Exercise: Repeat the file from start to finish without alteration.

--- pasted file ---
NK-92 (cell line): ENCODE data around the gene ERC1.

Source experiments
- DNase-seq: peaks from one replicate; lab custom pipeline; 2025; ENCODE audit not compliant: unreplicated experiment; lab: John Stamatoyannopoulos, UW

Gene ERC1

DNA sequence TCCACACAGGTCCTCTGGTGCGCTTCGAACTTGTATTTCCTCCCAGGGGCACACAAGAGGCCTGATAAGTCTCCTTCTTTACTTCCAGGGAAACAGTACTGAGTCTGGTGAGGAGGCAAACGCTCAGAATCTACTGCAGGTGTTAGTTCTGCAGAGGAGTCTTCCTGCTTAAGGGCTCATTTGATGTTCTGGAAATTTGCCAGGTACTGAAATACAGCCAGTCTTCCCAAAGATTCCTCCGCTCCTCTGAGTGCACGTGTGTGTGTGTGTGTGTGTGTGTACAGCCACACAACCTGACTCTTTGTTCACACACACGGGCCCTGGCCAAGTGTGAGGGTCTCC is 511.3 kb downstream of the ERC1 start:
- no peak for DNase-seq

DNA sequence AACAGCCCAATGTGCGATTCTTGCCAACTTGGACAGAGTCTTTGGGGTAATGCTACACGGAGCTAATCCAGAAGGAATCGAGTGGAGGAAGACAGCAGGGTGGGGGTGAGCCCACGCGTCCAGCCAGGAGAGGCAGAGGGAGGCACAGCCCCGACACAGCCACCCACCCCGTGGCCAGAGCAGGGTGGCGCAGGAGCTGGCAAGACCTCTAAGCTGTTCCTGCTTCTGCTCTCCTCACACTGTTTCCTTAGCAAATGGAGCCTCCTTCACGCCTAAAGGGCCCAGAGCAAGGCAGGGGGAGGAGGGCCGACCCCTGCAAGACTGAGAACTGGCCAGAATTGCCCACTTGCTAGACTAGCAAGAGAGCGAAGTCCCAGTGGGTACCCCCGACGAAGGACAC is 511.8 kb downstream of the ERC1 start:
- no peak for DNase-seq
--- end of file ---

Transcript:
NK-92 (cell line): ENCODE data around the gene ERC1.

Source experiments
- DNase-seq: peaks from one replicate; lab custom pipeline; 2025; ENCODE audit not compliant: unreplicated experiment; lab: John Stamatoyannopoulos, UW

Gene ERC1

DNA sequence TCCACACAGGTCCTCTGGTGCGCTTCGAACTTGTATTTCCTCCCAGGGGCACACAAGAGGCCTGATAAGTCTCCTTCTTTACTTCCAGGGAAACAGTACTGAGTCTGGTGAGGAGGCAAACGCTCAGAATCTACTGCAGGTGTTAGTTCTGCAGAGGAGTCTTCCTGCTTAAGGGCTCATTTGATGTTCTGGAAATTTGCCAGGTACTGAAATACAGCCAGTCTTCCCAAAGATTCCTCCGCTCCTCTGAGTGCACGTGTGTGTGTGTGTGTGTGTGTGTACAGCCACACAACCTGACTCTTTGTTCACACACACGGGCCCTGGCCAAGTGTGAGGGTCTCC is 511.3 kb downstream of the ERC1 start:
- no peak for DNase-seq

DNA sequence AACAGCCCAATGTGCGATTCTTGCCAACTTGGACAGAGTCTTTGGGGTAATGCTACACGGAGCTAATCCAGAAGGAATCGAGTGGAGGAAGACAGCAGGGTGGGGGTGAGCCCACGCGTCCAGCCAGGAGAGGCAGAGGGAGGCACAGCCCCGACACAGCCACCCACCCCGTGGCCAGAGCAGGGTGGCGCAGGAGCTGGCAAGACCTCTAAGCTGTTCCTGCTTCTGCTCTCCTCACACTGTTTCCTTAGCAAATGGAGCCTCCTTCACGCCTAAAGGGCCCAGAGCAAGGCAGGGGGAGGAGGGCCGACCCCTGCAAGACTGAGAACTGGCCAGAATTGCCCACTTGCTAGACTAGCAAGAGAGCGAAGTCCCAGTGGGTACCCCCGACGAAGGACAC is 511.8 kb downstream of the ERC1 start:
- no peak for DNase-seq